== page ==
The second trend relates to the new and ambitious leadership in the area. KSA is the most obvious example of this trend, particularly as advanced by Crown Prince Mohammad bin Salman. Bin Salman has clearly portrayed himself to be a determined leader in the region, and is seeking to build a Saudi-centric regional-security system and to enhance the KSA’s role on the global stage. In tandem with this new style of leadership, there have also been rising levels of nationalism that are replacing older ideologies, including Islamist orientations.

Third is the trend of collapsing states and the regional power vacuums left in their wake. This trend dates back to 2011 and the Arab Spring, and has not only increased overall insecurity of the region, but has also created opportunities for US adversaries by influencing the foreign policy and regional strategy of said collapsed states. Changes are often solidified by cutting deals or forming relationships, rather than building a firm security toolkit, demonstrating that these governments are neither unitary nor stable. Especially concerning is their willingness to engage with non-state and sub-state actors.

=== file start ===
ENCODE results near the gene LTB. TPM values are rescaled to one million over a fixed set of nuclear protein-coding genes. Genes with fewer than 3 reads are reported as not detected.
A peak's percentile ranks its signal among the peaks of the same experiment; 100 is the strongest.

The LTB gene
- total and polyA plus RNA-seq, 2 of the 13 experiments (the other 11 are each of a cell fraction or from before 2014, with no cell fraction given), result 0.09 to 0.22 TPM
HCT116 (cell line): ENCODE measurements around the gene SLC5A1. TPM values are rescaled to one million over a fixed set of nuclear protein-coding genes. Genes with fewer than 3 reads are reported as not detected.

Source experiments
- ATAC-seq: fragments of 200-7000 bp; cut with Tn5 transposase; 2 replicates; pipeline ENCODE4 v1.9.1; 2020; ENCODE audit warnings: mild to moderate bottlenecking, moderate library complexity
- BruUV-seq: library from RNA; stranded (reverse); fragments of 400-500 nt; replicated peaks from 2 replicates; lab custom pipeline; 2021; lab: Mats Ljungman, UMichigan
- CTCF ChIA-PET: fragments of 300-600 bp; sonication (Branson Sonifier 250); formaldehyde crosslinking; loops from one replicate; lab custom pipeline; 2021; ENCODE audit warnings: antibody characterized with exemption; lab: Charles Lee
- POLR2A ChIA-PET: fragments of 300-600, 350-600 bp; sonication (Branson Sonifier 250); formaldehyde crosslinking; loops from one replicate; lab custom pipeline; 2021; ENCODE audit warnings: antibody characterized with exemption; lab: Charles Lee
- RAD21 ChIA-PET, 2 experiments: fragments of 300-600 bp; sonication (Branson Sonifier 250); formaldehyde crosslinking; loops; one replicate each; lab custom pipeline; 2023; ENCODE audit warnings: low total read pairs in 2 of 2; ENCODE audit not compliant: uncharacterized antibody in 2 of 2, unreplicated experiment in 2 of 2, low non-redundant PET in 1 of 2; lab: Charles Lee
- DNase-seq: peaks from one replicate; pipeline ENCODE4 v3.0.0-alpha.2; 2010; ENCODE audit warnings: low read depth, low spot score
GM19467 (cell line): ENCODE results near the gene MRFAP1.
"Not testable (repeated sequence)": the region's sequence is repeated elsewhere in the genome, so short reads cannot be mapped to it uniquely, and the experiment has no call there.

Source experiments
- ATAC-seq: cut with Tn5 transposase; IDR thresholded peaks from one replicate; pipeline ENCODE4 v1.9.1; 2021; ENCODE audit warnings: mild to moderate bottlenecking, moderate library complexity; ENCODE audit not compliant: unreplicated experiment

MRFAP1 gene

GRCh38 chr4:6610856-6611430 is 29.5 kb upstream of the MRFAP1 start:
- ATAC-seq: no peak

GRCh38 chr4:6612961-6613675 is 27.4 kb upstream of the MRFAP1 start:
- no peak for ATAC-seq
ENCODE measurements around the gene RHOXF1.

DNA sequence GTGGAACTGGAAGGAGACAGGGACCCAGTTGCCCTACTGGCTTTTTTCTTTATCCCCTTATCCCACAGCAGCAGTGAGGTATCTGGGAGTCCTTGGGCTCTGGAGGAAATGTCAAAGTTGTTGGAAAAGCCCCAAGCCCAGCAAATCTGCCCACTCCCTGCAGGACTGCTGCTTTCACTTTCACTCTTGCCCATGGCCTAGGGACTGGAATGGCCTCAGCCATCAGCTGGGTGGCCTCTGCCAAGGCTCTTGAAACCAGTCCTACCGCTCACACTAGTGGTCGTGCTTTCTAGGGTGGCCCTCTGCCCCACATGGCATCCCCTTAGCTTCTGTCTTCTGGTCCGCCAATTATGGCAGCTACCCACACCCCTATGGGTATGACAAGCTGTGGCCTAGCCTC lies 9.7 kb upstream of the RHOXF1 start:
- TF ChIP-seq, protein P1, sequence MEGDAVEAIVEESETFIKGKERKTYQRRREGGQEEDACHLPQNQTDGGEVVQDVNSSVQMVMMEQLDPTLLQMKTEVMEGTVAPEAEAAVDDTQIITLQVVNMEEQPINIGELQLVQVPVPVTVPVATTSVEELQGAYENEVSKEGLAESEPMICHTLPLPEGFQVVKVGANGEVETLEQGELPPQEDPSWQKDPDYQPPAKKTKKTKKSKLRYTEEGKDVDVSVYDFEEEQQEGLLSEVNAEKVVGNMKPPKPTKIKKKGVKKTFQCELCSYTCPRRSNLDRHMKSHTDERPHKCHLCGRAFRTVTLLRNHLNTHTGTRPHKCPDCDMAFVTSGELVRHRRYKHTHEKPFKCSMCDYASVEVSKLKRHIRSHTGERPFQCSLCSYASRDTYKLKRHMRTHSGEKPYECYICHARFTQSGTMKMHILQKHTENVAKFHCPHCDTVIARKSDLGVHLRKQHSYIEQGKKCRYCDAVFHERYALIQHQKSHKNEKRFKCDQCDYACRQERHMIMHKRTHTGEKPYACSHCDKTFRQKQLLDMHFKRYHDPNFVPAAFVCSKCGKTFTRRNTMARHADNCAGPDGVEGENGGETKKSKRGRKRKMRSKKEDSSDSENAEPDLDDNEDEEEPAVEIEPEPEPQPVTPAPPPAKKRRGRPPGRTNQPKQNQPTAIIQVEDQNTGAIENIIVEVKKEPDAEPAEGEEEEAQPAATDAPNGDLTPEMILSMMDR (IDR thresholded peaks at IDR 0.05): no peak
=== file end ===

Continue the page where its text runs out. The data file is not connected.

Lastly, Mr. Singh spoke about the technological advances in the region. Excluding Israel, Iran is the most aggressive in its pursuit of cutting-edge technology, particularly nuclear and missile technologies. Iran has made significant strides in developing unmanned aerial vehicles, cyber capabilities, and space launch vehicles, surpassing other rivals in the region, who have felt more “comfortable” pursing conventional strategies. Mr. Singh stressed that there is a tripartite competition in the region between an Iranian-led bloc (including Syria and sub-state proxies), US allies, and a political Islamist block (Turkey/Qatar). This competition is paired with regional interventionism unprecedented in scale. Given this context, he argued that, without internal and/or external diplomacy to limit technological advances—such as the negotiations that led to the Iran deal—an open-ended arms race would develop in the region, each country attempting to match the others’ capabilities.